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Coded Pulse Transmission and Correlation for Robust Ultrasound Ranging from a Long-Cane Platform
Master of Science in Mechanical Engineering (M.S.M.E.)
Year Degree Awarded
Month Degree Awarded
Ultrasonic pulse coding, synthetic aperture, pulse compression, travel aid for the blind
The objective of this research was to increase the independence and safety of the sight impaired by developing an enhanced travel aid in the form of a sensor embedded long-cane to reduce the risk of injury from walking into suspended or overhanging objects while providing the sight impaired community with a familiar and well accepted tool.
Prior research at the Electromechanical Systems Laboratory had established a theoretical framework for ultrasound-based ranging and spatial obstacle localization from the moving reference frame of a long-cane. A prototype was implemented using analog threshold detection techniques.
This research focused on a new approach. A coded pulse was transmitted and correlation techniques were used to identify echoes and determine time of flight. Compared to the prior effort this new approach was more sensitive, had greater noise immunity, and provide greater spatial resolution for obstacle detection. The first step in the coded pulse approach was to generate a transmit pulse with an embedded binary code that is highly distinguishable. A transmit pulse generated by phase modulating a 40 kHz carrier signal with a 13-bit Barker code word, with each bit consisting of 4 cycles of the 40 kHz carrier was used. Digitized representative echoes were used as reference vectors for correlation to account for the effect of the impulse responses of the transducers, the air, and the reflection, on the transmitted pulse. In a detection cycle, the coded pulse was transmitted, the A/D converters took 2600 samples at the 150 kHz sampling rate to capture any echoes from objects between 1 and 4 meters in front of the cane. The receiver data was cross-correlated with the stored echo image to find echoes in the received signal. The correlation peak positions from the upper receiver were then compared to the peak positions from the lower receiver and if they collaborated within the synthetic aperture, the range and height were calculated annunciation was made by a synthesized voice.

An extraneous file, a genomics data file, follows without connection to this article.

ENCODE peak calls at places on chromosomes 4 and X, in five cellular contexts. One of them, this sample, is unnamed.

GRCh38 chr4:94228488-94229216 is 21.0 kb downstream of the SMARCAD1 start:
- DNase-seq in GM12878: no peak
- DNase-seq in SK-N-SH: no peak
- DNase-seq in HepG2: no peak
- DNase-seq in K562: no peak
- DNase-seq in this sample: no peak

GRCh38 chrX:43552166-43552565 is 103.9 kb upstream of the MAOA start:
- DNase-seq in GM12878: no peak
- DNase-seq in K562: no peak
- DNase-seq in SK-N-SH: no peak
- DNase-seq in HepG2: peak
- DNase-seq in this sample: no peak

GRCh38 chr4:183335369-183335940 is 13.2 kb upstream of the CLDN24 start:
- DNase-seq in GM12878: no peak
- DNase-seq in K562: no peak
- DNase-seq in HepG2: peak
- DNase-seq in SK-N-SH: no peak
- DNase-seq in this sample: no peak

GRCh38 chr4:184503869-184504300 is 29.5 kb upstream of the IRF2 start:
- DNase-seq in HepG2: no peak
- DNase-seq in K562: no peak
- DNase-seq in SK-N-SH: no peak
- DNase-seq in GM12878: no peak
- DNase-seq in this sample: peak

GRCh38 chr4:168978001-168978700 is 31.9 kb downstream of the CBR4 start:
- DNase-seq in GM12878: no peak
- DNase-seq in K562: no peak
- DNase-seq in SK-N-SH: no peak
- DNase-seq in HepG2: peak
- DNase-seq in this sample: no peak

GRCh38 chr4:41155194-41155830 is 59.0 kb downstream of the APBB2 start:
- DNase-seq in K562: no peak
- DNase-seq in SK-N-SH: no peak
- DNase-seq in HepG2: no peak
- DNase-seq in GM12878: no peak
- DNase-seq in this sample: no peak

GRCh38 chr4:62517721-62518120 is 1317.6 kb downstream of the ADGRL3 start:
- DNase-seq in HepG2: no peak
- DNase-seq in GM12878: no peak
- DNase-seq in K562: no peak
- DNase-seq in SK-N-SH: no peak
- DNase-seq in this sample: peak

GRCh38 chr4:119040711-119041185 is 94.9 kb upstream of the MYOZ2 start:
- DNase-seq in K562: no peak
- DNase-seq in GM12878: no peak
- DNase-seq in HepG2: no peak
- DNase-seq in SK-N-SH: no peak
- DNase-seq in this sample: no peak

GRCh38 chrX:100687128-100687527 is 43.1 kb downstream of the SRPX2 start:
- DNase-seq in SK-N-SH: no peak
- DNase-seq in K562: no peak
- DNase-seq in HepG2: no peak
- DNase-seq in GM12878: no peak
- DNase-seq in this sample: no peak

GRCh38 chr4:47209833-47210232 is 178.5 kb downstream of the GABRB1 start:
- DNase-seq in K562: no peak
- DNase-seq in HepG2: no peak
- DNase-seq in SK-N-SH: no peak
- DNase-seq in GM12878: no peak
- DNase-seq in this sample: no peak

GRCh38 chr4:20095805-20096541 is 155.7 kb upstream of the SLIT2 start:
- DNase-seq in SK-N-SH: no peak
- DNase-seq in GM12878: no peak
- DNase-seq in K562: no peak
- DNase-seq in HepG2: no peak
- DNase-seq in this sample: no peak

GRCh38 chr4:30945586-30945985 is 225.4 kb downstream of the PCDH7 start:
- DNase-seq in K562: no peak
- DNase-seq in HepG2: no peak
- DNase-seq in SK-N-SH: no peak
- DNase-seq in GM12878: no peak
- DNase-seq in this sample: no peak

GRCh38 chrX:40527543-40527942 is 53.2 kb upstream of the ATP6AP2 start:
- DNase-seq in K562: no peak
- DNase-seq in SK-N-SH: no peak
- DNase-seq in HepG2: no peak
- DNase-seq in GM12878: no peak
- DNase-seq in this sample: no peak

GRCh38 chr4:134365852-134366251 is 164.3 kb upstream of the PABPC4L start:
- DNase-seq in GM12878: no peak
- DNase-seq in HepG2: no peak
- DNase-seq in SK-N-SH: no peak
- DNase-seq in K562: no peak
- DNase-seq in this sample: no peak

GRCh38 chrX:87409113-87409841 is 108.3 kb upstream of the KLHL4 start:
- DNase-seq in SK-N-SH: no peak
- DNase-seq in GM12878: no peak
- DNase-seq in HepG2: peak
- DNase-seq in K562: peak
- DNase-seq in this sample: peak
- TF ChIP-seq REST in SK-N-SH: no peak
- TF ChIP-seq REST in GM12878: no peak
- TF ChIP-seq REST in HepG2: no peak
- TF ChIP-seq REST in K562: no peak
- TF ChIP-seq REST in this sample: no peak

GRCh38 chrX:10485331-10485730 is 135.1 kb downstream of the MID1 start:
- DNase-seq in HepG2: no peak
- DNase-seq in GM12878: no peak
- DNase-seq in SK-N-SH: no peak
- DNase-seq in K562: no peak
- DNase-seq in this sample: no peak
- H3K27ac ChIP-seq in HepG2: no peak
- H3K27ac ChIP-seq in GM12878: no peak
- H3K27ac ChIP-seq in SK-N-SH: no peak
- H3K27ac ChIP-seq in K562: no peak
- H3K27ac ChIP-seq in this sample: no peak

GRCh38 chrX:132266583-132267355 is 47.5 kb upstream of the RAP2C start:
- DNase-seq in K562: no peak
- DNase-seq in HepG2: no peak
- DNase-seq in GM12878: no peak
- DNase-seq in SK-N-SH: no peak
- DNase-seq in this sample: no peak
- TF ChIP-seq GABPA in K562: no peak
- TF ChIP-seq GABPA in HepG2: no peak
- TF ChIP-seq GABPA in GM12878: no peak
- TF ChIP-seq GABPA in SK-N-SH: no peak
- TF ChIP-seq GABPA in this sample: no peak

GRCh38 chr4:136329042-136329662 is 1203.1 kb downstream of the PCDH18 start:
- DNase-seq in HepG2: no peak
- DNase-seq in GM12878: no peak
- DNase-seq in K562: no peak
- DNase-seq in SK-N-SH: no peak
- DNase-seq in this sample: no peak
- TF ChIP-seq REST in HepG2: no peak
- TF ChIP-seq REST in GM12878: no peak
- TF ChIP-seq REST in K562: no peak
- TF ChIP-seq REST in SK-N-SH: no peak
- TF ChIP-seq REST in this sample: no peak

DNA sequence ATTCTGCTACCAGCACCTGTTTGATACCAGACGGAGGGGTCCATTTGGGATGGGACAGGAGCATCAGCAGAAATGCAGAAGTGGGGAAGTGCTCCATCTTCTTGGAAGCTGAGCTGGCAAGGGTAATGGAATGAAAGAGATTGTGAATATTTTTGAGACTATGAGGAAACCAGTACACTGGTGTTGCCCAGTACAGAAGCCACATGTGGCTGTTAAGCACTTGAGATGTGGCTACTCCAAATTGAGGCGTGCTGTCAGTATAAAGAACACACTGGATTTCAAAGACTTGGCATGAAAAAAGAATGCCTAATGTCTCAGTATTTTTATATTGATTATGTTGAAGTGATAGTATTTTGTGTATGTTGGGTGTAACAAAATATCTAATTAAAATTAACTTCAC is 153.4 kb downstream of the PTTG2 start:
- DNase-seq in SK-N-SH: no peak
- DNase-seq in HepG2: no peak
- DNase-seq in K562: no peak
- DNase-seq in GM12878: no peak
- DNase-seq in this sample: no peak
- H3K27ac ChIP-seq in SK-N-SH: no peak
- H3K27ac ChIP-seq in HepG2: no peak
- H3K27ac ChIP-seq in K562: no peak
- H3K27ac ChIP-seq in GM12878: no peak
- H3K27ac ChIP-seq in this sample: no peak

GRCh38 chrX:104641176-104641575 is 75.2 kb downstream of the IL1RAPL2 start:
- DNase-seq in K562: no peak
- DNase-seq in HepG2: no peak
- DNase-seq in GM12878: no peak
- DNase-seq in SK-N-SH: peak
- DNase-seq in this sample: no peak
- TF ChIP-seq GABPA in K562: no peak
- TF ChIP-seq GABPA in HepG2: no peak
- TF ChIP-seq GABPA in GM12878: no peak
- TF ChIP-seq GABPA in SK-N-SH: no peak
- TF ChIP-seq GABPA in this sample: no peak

The new obstacle detection system described above was designed and a prototype was constructed and embedded into the shaft of an 18 mm diameter body of a long cane.
Robert X. Gao